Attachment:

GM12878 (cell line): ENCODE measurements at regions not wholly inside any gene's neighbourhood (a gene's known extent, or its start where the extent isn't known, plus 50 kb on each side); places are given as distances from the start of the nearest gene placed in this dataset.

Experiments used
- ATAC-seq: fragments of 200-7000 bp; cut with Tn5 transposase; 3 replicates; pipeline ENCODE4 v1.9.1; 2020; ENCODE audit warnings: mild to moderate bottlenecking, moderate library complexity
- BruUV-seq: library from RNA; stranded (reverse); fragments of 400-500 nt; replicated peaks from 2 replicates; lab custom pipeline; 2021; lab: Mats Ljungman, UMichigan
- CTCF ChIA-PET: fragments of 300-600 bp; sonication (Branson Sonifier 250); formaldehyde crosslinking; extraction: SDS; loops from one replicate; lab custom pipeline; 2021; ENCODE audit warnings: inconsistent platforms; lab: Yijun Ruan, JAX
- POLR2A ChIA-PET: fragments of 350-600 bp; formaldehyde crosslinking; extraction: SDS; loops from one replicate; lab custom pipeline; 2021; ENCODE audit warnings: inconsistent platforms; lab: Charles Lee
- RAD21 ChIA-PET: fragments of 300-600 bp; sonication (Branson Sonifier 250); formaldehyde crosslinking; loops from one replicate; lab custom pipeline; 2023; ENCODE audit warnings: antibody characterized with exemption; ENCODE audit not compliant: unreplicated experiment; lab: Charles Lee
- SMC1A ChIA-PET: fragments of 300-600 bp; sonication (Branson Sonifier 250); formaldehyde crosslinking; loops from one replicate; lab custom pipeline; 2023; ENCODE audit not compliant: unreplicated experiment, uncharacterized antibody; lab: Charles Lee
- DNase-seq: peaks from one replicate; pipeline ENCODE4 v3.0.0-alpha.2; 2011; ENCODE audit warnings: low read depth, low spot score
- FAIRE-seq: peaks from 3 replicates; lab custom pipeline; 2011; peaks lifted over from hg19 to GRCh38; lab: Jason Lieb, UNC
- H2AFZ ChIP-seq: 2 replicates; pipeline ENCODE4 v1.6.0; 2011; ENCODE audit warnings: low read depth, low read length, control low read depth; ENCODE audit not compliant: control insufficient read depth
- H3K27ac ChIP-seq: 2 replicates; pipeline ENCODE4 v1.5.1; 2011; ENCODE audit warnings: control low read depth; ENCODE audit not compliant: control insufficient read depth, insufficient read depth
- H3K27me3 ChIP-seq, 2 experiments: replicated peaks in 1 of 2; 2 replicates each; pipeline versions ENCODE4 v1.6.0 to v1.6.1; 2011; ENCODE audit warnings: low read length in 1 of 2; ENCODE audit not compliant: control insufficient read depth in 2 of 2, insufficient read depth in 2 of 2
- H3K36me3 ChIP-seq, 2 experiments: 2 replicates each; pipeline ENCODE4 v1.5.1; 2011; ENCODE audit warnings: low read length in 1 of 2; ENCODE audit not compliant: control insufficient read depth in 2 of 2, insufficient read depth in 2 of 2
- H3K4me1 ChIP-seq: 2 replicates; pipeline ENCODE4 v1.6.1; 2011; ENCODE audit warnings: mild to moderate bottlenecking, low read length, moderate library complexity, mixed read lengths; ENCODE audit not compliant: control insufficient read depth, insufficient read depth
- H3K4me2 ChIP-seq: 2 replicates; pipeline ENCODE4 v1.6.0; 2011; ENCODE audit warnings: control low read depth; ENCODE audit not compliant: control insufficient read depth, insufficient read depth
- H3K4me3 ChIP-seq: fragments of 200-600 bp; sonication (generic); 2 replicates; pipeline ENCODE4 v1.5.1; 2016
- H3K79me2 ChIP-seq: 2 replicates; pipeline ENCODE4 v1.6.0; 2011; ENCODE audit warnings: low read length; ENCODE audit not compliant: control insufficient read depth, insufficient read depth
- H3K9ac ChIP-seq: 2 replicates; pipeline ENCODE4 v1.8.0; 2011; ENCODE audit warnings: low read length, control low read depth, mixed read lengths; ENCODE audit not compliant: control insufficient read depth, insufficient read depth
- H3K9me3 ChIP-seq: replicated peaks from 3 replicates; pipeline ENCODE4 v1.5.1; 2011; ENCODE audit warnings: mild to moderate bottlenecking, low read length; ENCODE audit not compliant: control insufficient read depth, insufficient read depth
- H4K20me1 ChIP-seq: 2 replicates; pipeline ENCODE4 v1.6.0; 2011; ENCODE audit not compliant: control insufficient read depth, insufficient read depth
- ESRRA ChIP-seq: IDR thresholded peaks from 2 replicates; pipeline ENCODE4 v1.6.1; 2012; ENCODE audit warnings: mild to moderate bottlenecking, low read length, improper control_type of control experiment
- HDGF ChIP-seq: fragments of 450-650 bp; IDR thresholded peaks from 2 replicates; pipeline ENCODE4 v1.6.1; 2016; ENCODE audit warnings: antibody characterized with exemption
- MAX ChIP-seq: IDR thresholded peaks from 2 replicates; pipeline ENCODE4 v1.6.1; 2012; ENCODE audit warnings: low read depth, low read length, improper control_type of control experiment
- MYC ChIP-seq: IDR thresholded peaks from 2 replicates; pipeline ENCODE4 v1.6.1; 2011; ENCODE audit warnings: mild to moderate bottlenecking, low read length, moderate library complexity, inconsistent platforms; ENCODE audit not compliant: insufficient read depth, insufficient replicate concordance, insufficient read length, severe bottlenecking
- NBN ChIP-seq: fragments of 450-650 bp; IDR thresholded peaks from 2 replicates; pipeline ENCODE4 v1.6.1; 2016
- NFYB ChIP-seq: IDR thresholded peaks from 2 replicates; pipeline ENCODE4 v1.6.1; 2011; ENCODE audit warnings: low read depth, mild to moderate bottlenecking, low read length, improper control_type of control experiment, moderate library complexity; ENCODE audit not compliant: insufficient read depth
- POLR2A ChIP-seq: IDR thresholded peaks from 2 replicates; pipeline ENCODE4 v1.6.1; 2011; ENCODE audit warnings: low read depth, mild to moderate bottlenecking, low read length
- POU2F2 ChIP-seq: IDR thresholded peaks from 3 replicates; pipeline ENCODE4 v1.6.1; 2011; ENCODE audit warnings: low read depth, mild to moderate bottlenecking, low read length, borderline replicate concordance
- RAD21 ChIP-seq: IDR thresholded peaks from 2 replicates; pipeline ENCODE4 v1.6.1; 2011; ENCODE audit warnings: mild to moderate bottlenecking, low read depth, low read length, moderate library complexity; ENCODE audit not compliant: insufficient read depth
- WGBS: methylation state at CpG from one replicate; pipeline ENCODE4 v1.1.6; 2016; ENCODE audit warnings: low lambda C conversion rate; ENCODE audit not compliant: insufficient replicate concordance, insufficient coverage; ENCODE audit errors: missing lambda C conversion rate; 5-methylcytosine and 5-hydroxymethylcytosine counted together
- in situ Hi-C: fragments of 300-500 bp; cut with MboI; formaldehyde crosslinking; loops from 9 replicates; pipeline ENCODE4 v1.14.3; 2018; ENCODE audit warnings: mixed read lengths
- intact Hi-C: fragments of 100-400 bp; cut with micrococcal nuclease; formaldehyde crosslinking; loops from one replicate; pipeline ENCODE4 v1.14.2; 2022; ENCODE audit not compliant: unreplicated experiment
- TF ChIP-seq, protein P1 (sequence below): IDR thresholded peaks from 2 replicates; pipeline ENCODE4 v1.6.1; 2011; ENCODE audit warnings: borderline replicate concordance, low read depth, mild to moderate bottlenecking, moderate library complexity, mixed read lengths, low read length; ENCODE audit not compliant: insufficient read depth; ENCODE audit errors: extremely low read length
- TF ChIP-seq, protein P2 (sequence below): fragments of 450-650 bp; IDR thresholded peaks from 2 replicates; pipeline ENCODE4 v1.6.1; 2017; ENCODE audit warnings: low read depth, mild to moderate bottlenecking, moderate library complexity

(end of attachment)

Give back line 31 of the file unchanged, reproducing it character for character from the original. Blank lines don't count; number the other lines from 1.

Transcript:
- WGBS: methylation state at CpG from one replicate; pipeline ENCODE4 v1.1.6; 2016; ENCODE audit warnings: low lambda C conversion rate; ENCODE audit not compliant: insufficient replicate concordance, insufficient coverage; ENCODE audit errors: missing lambda C conversion rate; 5-methylcytosine and 5-hydroxymethylcytosine counted together